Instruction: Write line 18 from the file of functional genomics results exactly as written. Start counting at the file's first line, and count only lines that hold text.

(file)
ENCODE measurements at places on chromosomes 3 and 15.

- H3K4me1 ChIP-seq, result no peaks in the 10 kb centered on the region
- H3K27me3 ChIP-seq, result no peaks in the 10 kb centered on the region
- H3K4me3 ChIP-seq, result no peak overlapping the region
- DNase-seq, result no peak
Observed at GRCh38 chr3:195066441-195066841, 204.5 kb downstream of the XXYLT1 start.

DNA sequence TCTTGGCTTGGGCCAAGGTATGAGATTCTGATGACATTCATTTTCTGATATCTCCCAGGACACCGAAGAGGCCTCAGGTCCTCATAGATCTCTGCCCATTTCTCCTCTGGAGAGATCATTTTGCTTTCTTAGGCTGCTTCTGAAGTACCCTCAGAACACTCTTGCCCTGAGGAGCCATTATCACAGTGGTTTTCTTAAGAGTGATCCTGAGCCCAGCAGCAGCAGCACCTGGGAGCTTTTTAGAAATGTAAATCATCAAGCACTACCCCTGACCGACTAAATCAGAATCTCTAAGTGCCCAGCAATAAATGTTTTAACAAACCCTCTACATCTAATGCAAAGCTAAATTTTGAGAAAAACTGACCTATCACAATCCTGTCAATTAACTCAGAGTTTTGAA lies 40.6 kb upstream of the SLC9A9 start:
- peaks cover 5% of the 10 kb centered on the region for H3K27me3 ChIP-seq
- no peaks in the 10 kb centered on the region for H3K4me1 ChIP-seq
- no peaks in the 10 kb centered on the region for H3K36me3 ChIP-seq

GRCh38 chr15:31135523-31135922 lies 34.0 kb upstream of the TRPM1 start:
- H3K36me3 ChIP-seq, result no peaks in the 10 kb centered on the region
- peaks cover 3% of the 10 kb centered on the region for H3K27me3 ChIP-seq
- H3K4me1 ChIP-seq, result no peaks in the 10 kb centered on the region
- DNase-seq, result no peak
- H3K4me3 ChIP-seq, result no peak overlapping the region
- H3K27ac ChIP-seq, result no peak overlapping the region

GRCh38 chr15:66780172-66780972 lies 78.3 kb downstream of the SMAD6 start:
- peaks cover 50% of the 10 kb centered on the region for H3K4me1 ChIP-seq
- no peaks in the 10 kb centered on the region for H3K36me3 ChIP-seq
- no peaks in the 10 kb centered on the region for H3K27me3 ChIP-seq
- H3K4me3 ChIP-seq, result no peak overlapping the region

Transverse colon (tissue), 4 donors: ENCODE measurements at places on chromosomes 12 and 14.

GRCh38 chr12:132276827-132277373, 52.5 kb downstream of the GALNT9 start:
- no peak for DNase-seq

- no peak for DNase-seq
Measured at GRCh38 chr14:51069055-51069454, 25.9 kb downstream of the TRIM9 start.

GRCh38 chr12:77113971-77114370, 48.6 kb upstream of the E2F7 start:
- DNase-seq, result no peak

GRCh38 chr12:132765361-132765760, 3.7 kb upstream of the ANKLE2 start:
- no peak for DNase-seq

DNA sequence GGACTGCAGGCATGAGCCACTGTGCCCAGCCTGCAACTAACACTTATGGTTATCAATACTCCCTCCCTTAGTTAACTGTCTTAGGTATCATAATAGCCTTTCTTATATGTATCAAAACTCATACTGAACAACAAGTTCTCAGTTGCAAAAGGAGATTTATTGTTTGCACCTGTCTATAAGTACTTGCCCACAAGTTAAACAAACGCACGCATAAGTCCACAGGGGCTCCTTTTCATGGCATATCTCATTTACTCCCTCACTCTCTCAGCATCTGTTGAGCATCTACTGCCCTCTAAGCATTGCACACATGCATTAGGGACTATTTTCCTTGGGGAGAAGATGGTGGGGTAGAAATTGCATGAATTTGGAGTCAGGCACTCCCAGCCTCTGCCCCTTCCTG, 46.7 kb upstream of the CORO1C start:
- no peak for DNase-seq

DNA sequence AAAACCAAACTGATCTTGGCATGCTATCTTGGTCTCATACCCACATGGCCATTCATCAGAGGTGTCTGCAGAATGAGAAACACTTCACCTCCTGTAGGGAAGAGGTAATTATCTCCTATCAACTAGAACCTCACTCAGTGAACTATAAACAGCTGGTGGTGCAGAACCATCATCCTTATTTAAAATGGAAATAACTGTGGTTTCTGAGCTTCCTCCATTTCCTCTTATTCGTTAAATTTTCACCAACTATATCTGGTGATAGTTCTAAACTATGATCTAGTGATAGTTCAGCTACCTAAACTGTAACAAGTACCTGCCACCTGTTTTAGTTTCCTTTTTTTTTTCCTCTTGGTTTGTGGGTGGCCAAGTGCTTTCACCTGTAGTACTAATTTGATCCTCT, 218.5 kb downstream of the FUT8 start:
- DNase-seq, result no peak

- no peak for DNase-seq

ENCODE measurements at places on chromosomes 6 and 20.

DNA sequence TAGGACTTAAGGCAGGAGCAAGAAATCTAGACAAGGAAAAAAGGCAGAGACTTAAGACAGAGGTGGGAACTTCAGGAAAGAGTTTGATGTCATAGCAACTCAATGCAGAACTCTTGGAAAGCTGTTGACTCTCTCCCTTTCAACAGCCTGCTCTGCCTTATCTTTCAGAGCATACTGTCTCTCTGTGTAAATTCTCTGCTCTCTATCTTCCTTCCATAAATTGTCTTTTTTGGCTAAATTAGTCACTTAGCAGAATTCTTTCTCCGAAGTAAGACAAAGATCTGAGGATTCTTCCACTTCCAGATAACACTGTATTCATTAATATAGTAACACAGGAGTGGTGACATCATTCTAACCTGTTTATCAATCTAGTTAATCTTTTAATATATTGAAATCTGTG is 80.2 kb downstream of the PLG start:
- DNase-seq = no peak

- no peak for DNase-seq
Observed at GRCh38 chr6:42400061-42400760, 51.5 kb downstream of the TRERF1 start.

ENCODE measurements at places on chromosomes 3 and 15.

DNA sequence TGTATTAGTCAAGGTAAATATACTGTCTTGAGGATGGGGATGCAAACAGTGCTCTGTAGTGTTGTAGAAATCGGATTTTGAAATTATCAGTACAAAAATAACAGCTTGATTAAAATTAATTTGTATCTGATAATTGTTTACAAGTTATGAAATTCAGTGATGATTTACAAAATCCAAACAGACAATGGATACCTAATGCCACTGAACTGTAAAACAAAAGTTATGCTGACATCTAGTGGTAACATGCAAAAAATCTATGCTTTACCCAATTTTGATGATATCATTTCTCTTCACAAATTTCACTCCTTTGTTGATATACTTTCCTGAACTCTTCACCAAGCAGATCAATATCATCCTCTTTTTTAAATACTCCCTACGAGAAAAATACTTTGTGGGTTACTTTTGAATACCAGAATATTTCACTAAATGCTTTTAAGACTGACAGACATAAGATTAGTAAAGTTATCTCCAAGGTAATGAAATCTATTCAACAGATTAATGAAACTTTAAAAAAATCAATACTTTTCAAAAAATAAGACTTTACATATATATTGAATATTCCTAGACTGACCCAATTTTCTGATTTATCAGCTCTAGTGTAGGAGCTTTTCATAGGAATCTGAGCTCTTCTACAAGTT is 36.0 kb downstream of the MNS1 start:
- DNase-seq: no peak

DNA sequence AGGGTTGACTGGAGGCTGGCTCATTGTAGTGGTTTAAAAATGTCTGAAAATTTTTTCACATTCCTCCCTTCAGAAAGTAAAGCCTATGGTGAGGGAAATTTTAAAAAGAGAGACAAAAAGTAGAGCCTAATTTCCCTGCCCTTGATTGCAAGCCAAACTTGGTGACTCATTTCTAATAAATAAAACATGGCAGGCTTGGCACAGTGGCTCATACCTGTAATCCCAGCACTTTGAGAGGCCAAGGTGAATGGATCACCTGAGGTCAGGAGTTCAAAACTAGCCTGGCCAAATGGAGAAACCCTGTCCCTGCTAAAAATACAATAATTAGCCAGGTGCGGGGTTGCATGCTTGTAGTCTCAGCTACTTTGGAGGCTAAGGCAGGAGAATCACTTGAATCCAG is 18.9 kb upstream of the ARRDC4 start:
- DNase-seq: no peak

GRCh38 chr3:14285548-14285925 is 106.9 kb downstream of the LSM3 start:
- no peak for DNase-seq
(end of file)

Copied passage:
GRCh38 chr15:66780172-66780972 lies 78.3 kb downstream of the SMAD6 start: